Our Voices Have Power Transcript

I am a longtime friend of Lisa Howell, who is unable to be here due to her father's critical illness. And she wants to dedicate her words to him.

As a fellow teacher and former GG recipient myself, I can attest to how ardently Lisa lives her beliefs. I am honoured on this occasion to be her voice, and I will just read her speech.

So, good afternoon. My name is Lisa Howell and I am honoured to be here with you today. I’d like to acknowledge that we are on the unceded lands of the Algonquin people.

It is humbling to be a recipient of the Governor General’s History Award for Excellence in Teaching.

Like many of you, I am a teacher because I believe whole-heartedly in the transformative power of education. I believe that all of our students can experience the “transformativeness” of education when they are empowered to ask questions, make mistakes and learn from a place of emotion, not only cognition.

I taught at Pierre Elliott Trudeau School in Gatineau, Quebec, which is about a 15 minute walk from here, just across the river, for twelve years before taking a leave to begin my PhD and teach at the University of Ottawa this past September.

For most of these years, I taught children aged 10-13 who were marginalized by the circumstances of their lives, namely poverty, race, birthplace, parental support and learning abilities.

Despite the tremendous challenges in their lives, my students were able to work and learn as a community in our classroom.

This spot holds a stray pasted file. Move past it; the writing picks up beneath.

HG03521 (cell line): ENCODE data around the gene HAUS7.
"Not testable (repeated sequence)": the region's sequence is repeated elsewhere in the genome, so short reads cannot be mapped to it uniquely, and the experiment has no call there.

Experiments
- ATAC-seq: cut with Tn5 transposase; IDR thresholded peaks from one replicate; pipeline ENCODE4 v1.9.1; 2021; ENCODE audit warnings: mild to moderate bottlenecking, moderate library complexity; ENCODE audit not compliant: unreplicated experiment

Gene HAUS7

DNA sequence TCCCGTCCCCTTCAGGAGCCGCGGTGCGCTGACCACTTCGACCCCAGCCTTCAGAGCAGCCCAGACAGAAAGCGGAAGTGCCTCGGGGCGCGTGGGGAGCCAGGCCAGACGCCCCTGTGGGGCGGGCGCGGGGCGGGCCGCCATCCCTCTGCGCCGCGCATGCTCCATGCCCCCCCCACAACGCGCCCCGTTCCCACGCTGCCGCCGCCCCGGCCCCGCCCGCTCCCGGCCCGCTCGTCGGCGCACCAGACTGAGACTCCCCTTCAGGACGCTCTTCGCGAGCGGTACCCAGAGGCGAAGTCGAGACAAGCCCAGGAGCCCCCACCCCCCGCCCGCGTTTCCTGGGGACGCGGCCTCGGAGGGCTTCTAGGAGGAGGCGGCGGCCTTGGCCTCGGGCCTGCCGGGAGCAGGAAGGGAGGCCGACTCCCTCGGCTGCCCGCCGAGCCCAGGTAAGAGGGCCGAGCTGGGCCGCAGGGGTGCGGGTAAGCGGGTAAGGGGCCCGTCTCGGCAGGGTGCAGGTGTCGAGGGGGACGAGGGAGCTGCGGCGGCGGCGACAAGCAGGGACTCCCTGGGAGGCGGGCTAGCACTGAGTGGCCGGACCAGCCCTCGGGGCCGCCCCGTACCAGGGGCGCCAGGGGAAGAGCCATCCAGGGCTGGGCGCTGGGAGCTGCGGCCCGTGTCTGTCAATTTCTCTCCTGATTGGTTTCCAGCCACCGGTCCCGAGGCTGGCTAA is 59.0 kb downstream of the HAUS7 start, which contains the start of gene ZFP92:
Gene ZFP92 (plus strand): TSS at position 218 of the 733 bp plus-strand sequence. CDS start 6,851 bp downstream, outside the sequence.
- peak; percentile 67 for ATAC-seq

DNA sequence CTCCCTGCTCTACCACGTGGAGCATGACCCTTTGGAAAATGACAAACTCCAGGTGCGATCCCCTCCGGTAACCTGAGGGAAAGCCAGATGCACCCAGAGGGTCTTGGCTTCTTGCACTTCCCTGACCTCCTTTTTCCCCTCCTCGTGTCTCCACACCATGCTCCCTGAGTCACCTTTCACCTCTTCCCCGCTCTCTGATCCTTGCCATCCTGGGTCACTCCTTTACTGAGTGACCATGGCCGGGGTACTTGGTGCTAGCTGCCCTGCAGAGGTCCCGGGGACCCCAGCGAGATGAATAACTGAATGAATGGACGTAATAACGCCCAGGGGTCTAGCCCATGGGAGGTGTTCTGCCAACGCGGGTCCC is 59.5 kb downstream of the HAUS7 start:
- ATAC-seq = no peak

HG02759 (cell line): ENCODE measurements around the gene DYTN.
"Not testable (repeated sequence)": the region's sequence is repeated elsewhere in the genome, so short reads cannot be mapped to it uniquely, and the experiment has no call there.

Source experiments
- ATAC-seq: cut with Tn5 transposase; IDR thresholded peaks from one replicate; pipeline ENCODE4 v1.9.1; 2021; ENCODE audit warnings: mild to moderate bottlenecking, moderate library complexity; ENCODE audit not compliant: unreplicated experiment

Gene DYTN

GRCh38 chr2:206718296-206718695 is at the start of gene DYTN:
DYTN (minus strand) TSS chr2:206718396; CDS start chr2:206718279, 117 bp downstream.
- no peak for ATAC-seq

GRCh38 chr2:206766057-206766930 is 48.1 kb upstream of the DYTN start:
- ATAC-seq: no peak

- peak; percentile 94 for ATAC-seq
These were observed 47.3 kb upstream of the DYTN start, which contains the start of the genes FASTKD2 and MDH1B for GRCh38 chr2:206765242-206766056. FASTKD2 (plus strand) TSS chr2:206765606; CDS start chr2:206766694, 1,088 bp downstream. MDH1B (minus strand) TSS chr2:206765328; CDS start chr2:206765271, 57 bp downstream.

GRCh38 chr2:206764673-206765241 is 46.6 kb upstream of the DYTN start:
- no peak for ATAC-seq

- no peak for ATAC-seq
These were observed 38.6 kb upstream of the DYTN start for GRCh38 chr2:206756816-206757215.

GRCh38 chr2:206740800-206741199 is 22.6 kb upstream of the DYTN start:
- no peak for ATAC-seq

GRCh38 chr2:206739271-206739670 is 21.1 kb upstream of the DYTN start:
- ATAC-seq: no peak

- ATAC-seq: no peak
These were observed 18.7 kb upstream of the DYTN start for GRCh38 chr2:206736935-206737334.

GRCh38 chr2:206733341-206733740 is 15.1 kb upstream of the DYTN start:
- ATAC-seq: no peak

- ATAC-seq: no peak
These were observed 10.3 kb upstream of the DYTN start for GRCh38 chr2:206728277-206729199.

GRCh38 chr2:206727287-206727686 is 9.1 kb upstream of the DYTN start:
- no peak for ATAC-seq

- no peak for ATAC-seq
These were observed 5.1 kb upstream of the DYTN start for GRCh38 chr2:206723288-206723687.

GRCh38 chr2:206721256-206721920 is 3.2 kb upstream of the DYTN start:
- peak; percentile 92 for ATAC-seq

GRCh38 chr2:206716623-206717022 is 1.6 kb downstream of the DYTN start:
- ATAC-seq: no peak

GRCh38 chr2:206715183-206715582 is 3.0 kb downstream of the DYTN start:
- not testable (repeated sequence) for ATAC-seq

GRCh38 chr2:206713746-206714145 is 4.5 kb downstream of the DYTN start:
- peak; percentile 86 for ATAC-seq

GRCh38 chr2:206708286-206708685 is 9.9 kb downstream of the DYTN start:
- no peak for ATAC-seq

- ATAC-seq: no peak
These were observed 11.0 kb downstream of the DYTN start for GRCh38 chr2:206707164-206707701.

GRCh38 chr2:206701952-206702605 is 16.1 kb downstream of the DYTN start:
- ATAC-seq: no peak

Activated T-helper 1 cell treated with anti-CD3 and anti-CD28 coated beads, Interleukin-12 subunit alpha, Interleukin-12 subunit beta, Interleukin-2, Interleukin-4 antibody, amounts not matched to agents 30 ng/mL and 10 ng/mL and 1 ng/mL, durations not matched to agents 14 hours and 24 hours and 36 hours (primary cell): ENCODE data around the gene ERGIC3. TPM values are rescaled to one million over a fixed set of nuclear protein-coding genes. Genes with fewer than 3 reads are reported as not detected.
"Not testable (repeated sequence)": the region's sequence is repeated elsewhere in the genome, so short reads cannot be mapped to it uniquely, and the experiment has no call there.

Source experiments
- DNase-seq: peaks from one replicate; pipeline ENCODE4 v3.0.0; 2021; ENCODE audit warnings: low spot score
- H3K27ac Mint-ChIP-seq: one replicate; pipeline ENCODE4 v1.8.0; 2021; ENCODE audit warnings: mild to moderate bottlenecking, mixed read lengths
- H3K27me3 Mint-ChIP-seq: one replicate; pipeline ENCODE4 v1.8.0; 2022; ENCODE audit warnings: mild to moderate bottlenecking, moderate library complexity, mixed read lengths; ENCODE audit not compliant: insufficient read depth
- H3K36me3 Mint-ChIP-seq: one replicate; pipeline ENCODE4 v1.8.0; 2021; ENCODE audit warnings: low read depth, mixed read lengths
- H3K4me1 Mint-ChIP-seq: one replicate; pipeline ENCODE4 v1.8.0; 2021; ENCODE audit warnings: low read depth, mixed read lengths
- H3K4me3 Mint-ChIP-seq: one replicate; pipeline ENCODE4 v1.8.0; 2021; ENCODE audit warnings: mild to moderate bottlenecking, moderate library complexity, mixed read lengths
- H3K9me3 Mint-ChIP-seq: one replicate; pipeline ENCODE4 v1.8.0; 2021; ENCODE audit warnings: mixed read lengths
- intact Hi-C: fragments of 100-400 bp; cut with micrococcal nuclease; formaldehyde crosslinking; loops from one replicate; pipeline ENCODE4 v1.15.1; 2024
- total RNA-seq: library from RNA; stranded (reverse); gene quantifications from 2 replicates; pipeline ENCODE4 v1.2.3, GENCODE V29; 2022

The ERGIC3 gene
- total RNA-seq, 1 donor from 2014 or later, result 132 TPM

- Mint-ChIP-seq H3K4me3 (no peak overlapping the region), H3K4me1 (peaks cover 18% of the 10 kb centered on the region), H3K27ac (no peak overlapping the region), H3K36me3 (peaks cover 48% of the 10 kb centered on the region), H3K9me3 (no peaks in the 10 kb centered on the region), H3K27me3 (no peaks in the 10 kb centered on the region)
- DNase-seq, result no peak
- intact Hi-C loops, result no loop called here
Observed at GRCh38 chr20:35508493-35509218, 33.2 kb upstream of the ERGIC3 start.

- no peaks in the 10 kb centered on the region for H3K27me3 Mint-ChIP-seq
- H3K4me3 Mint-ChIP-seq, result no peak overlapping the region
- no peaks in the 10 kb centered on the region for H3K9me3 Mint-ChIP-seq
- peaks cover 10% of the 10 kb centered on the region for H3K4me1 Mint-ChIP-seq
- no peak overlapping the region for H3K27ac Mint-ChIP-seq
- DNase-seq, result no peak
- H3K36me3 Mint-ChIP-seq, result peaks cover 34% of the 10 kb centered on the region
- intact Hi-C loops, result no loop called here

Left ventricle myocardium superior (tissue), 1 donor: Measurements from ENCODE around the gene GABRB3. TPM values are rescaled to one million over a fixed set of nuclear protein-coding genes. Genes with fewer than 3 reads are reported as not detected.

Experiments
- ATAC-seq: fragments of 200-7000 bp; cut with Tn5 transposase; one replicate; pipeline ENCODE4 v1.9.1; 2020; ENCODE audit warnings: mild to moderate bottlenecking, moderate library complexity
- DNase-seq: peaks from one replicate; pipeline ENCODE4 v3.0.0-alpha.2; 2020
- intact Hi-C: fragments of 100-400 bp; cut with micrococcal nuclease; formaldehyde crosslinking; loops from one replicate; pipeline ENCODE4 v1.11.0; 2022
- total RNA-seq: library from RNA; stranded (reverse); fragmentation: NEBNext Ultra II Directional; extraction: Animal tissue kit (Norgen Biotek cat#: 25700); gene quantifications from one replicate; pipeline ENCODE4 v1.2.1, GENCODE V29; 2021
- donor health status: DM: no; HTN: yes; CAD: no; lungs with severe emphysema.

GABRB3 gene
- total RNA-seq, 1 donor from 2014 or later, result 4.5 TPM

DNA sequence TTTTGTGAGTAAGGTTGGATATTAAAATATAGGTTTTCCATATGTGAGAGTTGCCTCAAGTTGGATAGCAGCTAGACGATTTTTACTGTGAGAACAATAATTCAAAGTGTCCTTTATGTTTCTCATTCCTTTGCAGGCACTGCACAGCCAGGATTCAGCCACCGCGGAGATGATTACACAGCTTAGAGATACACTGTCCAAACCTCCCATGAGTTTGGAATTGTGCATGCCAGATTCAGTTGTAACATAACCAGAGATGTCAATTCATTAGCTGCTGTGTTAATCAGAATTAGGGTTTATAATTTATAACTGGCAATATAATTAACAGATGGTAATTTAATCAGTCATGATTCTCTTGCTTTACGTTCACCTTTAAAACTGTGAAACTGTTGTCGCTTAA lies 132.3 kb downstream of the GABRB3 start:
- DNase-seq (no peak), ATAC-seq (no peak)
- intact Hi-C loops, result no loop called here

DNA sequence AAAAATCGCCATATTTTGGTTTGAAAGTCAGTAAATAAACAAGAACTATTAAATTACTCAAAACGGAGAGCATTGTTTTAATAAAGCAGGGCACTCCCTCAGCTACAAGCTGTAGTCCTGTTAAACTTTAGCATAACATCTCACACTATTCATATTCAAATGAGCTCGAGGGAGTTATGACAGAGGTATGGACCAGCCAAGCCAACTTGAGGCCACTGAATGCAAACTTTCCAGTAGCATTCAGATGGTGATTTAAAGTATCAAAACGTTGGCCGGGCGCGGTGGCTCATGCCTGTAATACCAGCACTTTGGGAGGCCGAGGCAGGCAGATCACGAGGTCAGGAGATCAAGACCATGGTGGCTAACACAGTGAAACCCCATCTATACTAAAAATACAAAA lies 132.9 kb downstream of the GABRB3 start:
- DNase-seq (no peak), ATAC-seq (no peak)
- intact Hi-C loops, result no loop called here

Each morning we began our day with a class meeting, followed by a circle. Decisions about everything from seating arrangements to classroom jobs to learning goals to  assessment were made together.

I taught my students to use their voices by consistently giving them opportunities to practice.

My passion for teaching Canadian history comes from a social justice perspective by teaching and learning with my students. For many years, we have worked with Cindy Blackstock to help bring an end to discrimination to Indigenous children, learning about both past and current injustices in our collective Canadian history.

Last year, my students wrote and filmed a Public Service Announcement to educate the public about Jordan’s Principal. We decided to do this because after researching and learning about Jordan’s Principal, my students believed that they had a responsibility to take action.

Together, we devised “committees”- script-writing, narration, and artwork. In this way, each student was able to participate in a way that felt safe and meaningful for them.

The PSA was aired on national television and radio, as well as social media. You’ll get to watch it in a moment.

You will see the faces and hear the voices of my students. These are students who have not often had opportunities or the desire to be heard. Yet here they are, speaking up because they believe in their hearts that their message is essential and critical for people to hear.

They also believe that their voices have value…in their classroom, in their communities, in this country, and in the world.

And isn’t this what we all want for our students? Not only to think deeply and critically, but to also decide to take action?

So, here they are.

And I think she has the PSA coming next.

Lisa says thank you and we say thank you to Lisa.